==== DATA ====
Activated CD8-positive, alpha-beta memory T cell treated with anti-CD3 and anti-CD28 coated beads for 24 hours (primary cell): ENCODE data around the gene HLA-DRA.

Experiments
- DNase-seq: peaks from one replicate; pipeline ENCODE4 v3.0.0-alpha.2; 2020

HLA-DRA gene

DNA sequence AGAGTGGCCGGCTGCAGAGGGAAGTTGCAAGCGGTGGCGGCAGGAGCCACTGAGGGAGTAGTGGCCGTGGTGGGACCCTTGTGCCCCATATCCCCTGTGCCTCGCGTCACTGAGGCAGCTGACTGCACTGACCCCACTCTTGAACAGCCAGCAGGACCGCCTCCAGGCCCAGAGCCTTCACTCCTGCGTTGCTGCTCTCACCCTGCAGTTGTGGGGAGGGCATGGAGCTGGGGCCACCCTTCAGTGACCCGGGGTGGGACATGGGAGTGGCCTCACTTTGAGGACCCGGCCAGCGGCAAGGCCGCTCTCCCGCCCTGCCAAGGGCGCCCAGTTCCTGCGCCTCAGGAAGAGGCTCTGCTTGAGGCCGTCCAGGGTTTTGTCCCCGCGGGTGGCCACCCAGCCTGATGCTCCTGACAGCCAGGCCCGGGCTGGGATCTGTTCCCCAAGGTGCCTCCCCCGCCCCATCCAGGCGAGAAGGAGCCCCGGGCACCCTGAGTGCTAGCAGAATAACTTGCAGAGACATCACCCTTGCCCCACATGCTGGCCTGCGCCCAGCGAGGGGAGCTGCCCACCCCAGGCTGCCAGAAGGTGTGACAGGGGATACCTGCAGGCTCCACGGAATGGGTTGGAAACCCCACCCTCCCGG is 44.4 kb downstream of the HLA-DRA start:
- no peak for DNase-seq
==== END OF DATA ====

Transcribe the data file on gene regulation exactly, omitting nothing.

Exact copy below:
Activated CD8-positive, alpha-beta memory T cell treated with anti-CD3 and anti-CD28 coated beads for 24 hours (primary cell): ENCODE data around the gene HLA-DRA.

Experiments
- DNase-seq: peaks from one replicate; pipeline ENCODE4 v3.0.0-alpha.2; 2020

HLA-DRA gene

DNA sequence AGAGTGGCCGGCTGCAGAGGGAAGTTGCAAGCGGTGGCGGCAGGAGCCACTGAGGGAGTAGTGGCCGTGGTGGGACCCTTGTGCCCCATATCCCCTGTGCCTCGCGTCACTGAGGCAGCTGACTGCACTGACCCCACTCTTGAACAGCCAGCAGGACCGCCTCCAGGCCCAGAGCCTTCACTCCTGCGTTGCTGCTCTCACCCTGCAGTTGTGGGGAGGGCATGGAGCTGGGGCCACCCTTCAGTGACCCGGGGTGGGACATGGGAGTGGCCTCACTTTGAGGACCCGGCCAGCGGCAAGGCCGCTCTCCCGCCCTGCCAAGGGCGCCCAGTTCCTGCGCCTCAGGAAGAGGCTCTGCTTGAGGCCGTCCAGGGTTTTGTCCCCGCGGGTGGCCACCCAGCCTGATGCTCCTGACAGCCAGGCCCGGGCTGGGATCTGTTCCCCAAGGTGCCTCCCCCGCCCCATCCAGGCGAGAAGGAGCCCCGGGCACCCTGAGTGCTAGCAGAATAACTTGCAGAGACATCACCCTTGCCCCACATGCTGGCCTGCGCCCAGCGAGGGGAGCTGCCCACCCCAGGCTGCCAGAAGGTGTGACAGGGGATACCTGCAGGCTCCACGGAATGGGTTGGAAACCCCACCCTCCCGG is 44.4 kb downstream of the HLA-DRA start:
- no peak for DNase-seq